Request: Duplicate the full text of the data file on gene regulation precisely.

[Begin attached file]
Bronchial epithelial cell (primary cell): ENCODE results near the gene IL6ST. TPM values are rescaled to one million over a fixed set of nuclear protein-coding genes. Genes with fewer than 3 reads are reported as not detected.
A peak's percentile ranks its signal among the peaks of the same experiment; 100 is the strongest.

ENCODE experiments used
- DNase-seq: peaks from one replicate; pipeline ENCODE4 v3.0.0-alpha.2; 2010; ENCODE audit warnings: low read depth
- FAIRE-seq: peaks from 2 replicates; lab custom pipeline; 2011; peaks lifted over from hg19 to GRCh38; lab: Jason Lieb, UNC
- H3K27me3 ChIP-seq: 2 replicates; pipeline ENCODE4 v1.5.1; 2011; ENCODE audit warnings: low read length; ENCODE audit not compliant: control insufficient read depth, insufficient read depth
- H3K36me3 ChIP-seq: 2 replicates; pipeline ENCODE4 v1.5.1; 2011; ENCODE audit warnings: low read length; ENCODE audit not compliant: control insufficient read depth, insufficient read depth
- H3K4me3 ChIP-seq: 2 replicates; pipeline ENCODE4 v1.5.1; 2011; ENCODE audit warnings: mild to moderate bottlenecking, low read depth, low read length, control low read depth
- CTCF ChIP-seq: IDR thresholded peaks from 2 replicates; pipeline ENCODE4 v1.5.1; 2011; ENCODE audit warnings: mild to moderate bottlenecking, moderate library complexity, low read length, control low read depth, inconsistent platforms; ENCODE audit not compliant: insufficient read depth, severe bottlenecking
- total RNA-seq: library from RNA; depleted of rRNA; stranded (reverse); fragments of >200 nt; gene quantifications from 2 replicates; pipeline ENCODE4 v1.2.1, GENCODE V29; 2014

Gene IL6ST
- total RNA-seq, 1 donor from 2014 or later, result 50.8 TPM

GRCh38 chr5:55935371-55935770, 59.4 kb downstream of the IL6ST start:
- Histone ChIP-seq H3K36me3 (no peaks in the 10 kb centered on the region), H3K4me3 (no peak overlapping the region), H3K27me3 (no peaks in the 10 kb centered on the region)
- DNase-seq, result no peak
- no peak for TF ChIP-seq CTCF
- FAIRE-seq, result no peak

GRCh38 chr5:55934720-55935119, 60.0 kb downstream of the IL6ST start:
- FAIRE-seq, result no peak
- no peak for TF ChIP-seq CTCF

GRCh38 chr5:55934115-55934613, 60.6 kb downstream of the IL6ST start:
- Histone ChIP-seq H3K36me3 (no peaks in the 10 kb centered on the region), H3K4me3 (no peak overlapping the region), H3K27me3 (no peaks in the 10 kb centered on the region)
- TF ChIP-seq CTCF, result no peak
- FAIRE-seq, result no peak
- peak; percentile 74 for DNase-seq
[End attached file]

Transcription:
Bronchial epithelial cell (primary cell): ENCODE results near the gene IL6ST. TPM values are rescaled to one million over a fixed set of nuclear protein-coding genes. Genes with fewer than 3 reads are reported as not detected.
A peak's percentile ranks its signal among the peaks of the same experiment; 100 is the strongest.

ENCODE experiments used
- DNase-seq: peaks from one replicate; pipeline ENCODE4 v3.0.0-alpha.2; 2010; ENCODE audit warnings: low read depth
- FAIRE-seq: peaks from 2 replicates; lab custom pipeline; 2011; peaks lifted over from hg19 to GRCh38; lab: Jason Lieb, UNC
- H3K27me3 ChIP-seq: 2 replicates; pipeline ENCODE4 v1.5.1; 2011; ENCODE audit warnings: low read length; ENCODE audit not compliant: control insufficient read depth, insufficient read depth
- H3K36me3 ChIP-seq: 2 replicates; pipeline ENCODE4 v1.5.1; 2011; ENCODE audit warnings: low read length; ENCODE audit not compliant: control insufficient read depth, insufficient read depth
- H3K4me3 ChIP-seq: 2 replicates; pipeline ENCODE4 v1.5.1; 2011; ENCODE audit warnings: mild to moderate bottlenecking, low read depth, low read length, control low read depth
- CTCF ChIP-seq: IDR thresholded peaks from 2 replicates; pipeline ENCODE4 v1.5.1; 2011; ENCODE audit warnings: mild to moderate bottlenecking, moderate library complexity, low read length, control low read depth, inconsistent platforms; ENCODE audit not compliant: insufficient read depth, severe bottlenecking
- total RNA-seq: library from RNA; depleted of rRNA; stranded (reverse); fragments of >200 nt; gene quantifications from 2 replicates; pipeline ENCODE4 v1.2.1, GENCODE V29; 2014

Gene IL6ST
- total RNA-seq, 1 donor from 2014 or later, result 50.8 TPM

GRCh38 chr5:55935371-55935770, 59.4 kb downstream of the IL6ST start:
- Histone ChIP-seq H3K36me3 (no peaks in the 10 kb centered on the region), H3K4me3 (no peak overlapping the region), H3K27me3 (no peaks in the 10 kb centered on the region)
- DNase-seq, result no peak
- no peak for TF ChIP-seq CTCF
- FAIRE-seq, result no peak

GRCh38 chr5:55934720-55935119, 60.0 kb downstream of the IL6ST start:
- FAIRE-seq, result no peak
- no peak for TF ChIP-seq CTCF

GRCh38 chr5:55934115-55934613, 60.6 kb downstream of the IL6ST start:
- Histone ChIP-seq H3K36me3 (no peaks in the 10 kb centered on the region), H3K4me3 (no peak overlapping the region), H3K27me3 (no peaks in the 10 kb centered on the region)
- TF ChIP-seq CTCF, result no peak
- FAIRE-seq, result no peak
- peak; percentile 74 for DNase-seq